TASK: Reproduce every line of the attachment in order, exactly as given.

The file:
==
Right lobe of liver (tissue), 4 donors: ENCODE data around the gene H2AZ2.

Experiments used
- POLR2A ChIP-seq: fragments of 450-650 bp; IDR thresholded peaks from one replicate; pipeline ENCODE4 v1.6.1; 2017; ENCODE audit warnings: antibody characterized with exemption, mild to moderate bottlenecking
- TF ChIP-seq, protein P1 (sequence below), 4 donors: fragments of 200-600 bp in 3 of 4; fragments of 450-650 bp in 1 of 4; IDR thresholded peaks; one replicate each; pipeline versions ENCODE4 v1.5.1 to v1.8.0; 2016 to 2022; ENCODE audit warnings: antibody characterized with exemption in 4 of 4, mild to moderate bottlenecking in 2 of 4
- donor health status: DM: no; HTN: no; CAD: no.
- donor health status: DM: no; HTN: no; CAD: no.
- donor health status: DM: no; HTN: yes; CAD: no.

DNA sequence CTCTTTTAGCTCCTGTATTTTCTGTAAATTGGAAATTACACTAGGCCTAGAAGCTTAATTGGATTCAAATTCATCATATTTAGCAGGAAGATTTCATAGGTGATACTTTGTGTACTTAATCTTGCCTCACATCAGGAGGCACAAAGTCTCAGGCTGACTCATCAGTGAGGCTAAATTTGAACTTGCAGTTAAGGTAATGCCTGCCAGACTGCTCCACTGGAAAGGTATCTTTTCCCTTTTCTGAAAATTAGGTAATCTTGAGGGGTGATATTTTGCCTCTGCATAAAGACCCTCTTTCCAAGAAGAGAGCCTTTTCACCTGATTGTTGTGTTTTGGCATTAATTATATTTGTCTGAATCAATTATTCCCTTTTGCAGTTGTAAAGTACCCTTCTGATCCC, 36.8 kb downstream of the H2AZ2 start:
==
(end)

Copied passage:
Right lobe of liver (tissue), 4 donors: ENCODE data around the gene H2AZ2.

Experiments used
- POLR2A ChIP-seq: fragments of 450-650 bp; IDR thresholded peaks from one replicate; pipeline ENCODE4 v1.6.1; 2017; ENCODE audit warnings: antibody characterized with exemption, mild to moderate bottlenecking
- TF ChIP-seq, protein P1 (sequence below), 4 donors: fragments of 200-600 bp in 3 of 4; fragments of 450-650 bp in 1 of 4; IDR thresholded peaks; one replicate each; pipeline versions ENCODE4 v1.5.1 to v1.8.0; 2016 to 2022; ENCODE audit warnings: antibody characterized with exemption in 4 of 4, mild to moderate bottlenecking in 2 of 4
- donor health status: DM: no; HTN: no; CAD: no.
- donor health status: DM: no; HTN: no; CAD: no.
- donor health status: DM: no; HTN: yes; CAD: no.

DNA sequence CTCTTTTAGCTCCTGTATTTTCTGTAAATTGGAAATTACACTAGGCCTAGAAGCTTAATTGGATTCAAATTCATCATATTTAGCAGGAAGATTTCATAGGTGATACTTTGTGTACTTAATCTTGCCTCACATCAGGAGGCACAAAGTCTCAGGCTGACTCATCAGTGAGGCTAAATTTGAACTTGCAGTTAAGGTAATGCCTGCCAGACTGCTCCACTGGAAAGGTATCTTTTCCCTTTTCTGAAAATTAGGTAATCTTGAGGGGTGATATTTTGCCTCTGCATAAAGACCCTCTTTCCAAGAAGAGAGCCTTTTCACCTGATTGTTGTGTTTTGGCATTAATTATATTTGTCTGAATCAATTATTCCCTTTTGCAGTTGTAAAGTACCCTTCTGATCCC, 36.8 kb downstream of the H2AZ2 start: